Witnessing your loved one’s memory and essence begin to slip away due to Alzheimer’s disease or another form of dementia is heartbreaking. For adult children and other caregivers, this can lead to additional stress, along with guilt when they realize their loved one needs more care than they can provide alone. As the condition advances, many families are faced with the decision of where and from whom a loved one can receive the best memory care.
As experts have learned more about dementia and the very specific needs of those suffering from it, specialized memory care communities have emerged around the country. That includes the Memory Support residences at Stevenson Oaks in Fort Worth, Texas. Here, residents receive the compassionate mental, emotional and physical care they need from specially trained professionals.
But how does a family decide which memory care option is best for their loved one with Alzheimer’s disease or another form of dementia? The list of questions and considerations below will help you navigate the process and ensure you choose a memory care community like Stevenson Oaks that is not only skilled and safe, but also delivers person-centered care with respect, gentleness and dignity.
The first thing to keep in mind is, don’t be shy about asking a lot of questions and definitely ask probing questions. You need to feel absolutely comfortable that your loved one will be well cared for in every way — especially considering they may not be able to speak for themselves or let you know if there’s an issue.
Above all, listen to your intuition. It’s imperative that you feel at ease with the answers you receive and with what you see and experience on your tour.
Before you arrange a tour of a community like Stevenson Oaks, get together with family members to discuss questions you want answered. Then review the list below to include additional questions you may not have considered:
1. What is the staff-to-resident ratio? Ideally, it should be at least one staff member to every six residents. Memory care residents need extra attention and need to be checked on more often.
2. Who is in charge of staff overall? A medical professional should be responsible for overseeing the staff, at least during the day. And that person should be easily accessible overnight.
3. What individuals perform daily care, and what is their training? Ideally, there should be a mix of RNs, LPNs and aides available at all times, and all staff should receive ongoing, annual specialized dementia training. Make sure the facility is accredited and inquire if any of the staff are certified dementia care managers.
4. How do you integrate with hospice for end-of-life care? Make sure the facility is set up to provide care through end-of-life and ask about what protocol is in place to work together with a hospice team when the time comes, including how and when end-of-life drugs such as morphine are used.
5. Can the community’s senior living counselors explain a typical day and night of care? You need to understand how the facility is staffed day and night. Also, how activities of daily living (bathing, dressing, eating) are handled, and when, as well as bed checks, assistance with getting out of bed, etc.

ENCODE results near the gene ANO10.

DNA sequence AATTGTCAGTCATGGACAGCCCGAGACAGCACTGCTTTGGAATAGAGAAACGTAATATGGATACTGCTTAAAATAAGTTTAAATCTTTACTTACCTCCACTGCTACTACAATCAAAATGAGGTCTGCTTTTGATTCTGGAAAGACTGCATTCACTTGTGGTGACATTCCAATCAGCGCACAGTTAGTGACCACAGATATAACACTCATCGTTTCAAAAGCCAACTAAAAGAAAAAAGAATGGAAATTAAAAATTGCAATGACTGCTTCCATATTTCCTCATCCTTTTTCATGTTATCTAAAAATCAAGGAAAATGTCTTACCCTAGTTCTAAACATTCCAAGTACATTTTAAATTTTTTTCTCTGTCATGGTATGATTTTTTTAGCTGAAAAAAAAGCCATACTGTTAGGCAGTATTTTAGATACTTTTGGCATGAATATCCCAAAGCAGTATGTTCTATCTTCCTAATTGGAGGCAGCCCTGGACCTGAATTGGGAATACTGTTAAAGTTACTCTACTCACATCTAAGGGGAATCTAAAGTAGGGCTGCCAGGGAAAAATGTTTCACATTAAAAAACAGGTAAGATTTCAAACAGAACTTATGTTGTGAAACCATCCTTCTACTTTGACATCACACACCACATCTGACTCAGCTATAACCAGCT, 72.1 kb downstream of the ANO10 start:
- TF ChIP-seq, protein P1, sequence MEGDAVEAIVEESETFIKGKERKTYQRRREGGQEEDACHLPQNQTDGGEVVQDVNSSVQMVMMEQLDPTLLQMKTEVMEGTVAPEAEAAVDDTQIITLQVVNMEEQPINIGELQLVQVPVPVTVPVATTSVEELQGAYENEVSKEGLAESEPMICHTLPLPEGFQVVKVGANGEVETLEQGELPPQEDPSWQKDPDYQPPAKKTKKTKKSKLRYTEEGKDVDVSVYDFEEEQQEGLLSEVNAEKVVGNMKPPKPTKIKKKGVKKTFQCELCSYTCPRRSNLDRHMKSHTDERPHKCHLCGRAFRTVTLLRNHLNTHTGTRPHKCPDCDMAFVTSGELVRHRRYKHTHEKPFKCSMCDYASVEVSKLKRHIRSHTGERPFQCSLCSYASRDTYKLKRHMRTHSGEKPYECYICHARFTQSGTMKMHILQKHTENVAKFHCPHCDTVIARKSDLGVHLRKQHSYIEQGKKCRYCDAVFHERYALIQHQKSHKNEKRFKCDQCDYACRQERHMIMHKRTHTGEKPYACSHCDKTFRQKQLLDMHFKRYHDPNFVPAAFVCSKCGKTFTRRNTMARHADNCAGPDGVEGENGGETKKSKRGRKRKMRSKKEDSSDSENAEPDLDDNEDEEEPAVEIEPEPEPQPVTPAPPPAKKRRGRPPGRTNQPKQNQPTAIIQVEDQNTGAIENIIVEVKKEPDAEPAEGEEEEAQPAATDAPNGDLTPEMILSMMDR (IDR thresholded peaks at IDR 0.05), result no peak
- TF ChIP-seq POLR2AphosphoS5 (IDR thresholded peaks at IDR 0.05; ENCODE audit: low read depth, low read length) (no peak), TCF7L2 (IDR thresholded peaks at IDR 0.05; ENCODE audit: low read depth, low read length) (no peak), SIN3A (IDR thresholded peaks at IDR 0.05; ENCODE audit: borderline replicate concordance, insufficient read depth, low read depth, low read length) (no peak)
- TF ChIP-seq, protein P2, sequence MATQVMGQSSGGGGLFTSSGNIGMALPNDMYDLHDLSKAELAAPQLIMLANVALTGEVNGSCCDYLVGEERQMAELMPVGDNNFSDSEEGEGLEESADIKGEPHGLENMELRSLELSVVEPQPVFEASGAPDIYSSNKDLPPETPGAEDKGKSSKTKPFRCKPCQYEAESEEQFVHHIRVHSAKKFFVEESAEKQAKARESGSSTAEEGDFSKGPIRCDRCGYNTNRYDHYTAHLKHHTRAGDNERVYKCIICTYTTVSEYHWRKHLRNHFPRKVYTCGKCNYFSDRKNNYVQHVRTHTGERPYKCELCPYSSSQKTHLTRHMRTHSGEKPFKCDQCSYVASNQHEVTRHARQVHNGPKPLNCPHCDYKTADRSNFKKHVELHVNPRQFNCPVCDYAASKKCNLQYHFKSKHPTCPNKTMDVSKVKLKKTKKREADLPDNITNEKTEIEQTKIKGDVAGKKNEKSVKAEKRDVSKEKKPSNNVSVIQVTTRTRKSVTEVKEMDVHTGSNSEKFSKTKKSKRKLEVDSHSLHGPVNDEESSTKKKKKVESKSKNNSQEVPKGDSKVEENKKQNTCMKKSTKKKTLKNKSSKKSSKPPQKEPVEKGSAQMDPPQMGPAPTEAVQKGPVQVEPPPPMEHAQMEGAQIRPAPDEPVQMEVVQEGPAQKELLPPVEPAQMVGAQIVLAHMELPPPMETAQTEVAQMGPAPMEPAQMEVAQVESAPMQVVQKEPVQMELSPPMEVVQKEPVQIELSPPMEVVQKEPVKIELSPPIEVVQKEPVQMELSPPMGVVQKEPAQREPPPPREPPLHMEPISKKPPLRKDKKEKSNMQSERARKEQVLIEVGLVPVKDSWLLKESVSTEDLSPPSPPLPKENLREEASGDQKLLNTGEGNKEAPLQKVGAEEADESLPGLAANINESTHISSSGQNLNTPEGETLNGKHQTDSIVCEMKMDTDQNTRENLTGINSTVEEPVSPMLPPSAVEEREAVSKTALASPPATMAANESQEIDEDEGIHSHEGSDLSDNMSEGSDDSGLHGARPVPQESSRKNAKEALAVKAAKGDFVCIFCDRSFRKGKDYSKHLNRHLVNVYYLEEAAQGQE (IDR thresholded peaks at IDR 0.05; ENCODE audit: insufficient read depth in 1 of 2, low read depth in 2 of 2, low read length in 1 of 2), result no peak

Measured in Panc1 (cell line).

6. How will chronic conditions such as diabetes be monitored and managed? Ensure that the staff is trained to do this, and also discuss protocols for administering medications and injections.
7. What are the safety protocols —how is wandering controlled, and how are agitation, aggression and other difficult dementia behaviors handled? Not all memory care communities handle these behaviors in the same way. You need to be comfortable with what you’re told.
8. What types of care can NOT be provided or might indicate that this memory care community is not a good fit? If your loved one’s health needs constant monitoring or they are not on hospice care and still receiving certain types of proactive medical care, a nursing home may be a better option.
9. What is the protocol for regular communications with the family, and what happens if your loved one has a medical emergency? Discuss a few scenarios with the facility director to understand the “what-ifs” and make sure you’re comfortable with the answers.
10. What services are included in the monthly fee and which ones are not? You may have to pay extra for TV, medication, higher care levels, outings, etc.)
11. What types of rooms are available? Some facilities only offer semiprivate rooms; some have shared bathrooms. Others have private rooms with their own bathrooms. Be sure to get a full tour to assess what’s available.
12. If your loved one needs a hospital stay or rehab stay for a lengthy period, will their room be held for them? Ask how this scenario would work and how it might affect costs.
13. What does the weekly activity schedule include? Safe mental and physical stimulation is important for dementia residents. Ask what training the staff has in developing and executing appropriate activities. Ensure that your loved one will spend time up, dressed, and out in the common areas regularly, and that they will be included as much as possible in all activities, as well as dining.
14. How many meals are included in the monthly fee and are snacks included? Additionally, ask if the facility allows you to bring a small refrigerator for personal beverages and personal snacks.
15. What fall prevention and other safety measures are in place? Check for hallway bars, grab bars, gates, safe flooring, etc., and ask about devices such as chair lifts, lifts to help get your loved one out of bed and into a wheelchair, shower chairs, etc.
We’d like to share more about memory support at Stevenson Oaks in Fort Worth, Texas. To start a confidential conversation about Alzheimer’s or dementia care, reach out to us and we’ll be in touch to answer your questions and arrange a tour.